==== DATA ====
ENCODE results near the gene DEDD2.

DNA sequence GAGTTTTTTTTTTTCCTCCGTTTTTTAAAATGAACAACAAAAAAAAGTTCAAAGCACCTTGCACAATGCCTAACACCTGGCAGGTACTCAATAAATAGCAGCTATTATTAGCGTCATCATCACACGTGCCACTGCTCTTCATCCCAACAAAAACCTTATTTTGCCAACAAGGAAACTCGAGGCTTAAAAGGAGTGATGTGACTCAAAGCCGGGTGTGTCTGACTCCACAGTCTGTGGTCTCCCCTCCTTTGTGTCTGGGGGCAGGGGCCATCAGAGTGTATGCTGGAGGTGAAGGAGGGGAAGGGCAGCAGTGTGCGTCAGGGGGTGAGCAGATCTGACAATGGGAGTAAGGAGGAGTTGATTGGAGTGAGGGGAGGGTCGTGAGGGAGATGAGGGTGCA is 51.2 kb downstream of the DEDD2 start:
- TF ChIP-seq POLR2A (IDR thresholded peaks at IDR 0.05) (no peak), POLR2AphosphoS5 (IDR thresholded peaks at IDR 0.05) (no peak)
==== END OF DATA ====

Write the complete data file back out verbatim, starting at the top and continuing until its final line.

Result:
ENCODE results near the gene DEDD2.

DNA sequence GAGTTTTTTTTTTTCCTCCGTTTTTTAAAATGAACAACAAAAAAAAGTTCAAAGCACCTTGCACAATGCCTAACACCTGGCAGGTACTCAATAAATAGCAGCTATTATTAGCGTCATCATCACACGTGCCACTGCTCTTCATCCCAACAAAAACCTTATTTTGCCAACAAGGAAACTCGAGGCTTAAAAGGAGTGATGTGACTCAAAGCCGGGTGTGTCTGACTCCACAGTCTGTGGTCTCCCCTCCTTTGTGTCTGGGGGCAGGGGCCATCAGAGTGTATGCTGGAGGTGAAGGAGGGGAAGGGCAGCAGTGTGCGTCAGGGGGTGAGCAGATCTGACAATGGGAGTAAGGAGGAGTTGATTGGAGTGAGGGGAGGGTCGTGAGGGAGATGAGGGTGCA is 51.2 kb downstream of the DEDD2 start:
- TF ChIP-seq POLR2A (IDR thresholded peaks at IDR 0.05) (no peak), POLR2AphosphoS5 (IDR thresholded peaks at IDR 0.05) (no peak)